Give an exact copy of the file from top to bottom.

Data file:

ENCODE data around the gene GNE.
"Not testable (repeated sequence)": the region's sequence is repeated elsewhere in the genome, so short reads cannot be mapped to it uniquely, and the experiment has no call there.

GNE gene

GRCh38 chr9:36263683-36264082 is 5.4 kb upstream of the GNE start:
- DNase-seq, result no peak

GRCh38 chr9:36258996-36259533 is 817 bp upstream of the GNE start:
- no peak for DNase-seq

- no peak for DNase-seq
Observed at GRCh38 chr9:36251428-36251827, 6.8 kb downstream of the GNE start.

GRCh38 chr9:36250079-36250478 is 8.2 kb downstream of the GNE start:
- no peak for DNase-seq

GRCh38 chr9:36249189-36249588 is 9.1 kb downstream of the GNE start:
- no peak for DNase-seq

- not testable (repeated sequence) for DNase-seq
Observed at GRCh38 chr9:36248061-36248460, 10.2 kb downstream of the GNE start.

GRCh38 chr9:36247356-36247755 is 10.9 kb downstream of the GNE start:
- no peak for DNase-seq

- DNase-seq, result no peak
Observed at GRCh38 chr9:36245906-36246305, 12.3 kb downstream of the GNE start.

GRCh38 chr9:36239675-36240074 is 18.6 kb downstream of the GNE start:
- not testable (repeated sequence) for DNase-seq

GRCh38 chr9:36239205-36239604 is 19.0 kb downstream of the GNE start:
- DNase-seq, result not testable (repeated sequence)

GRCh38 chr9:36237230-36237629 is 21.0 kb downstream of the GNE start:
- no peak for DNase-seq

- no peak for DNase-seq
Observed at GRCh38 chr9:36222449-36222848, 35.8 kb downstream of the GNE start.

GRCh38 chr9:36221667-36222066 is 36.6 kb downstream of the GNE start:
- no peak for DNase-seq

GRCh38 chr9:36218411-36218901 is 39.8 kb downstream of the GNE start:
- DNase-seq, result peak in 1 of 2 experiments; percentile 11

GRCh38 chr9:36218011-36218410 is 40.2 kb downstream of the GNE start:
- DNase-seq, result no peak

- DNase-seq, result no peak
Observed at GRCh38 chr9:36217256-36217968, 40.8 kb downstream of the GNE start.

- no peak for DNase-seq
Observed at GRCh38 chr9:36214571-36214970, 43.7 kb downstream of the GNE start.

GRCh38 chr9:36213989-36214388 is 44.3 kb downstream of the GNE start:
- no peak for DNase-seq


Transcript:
ENCODE data around the gene GNE.
"Not testable (repeated sequence)": the region's sequence is repeated elsewhere in the genome, so short reads cannot be mapped to it uniquely, and the experiment has no call there.

GNE gene

GRCh38 chr9:36263683-36264082 is 5.4 kb upstream of the GNE start:
- DNase-seq, result no peak

GRCh38 chr9:36258996-36259533 is 817 bp upstream of the GNE start:
- no peak for DNase-seq

- no peak for DNase-seq
Observed at GRCh38 chr9:36251428-36251827, 6.8 kb downstream of the GNE start.

GRCh38 chr9:36250079-36250478 is 8.2 kb downstream of the GNE start:
- no peak for DNase-seq

GRCh38 chr9:36249189-36249588 is 9.1 kb downstream of the GNE start:
- no peak for DNase-seq

- not testable (repeated sequence) for DNase-seq
Observed at GRCh38 chr9:36248061-36248460, 10.2 kb downstream of the GNE start.

GRCh38 chr9:36247356-36247755 is 10.9 kb downstream of the GNE start:
- no peak for DNase-seq

- DNase-seq, result no peak
Observed at GRCh38 chr9:36245906-36246305, 12.3 kb downstream of the GNE start.

GRCh38 chr9:36239675-36240074 is 18.6 kb downstream of the GNE start:
- not testable (repeated sequence) for DNase-seq

GRCh38 chr9:36239205-36239604 is 19.0 kb downstream of the GNE start:
- DNase-seq, result not testable (repeated sequence)

GRCh38 chr9:36237230-36237629 is 21.0 kb downstream of the GNE start:
- no peak for DNase-seq

- no peak for DNase-seq
Observed at GRCh38 chr9:36222449-36222848, 35.8 kb downstream of the GNE start.

GRCh38 chr9:36221667-36222066 is 36.6 kb downstream of the GNE start:
- no peak for DNase-seq

GRCh38 chr9:36218411-36218901 is 39.8 kb downstream of the GNE start:
- DNase-seq, result peak in 1 of 2 experiments; percentile 11

GRCh38 chr9:36218011-36218410 is 40.2 kb downstream of the GNE start:
- DNase-seq, result no peak

- DNase-seq, result no peak
Observed at GRCh38 chr9:36217256-36217968, 40.8 kb downstream of the GNE start.

- no peak for DNase-seq
Observed at GRCh38 chr9:36214571-36214970, 43.7 kb downstream of the GNE start.

GRCh38 chr9:36213989-36214388 is 44.3 kb downstream of the GNE start:
- no peak for DNase-seq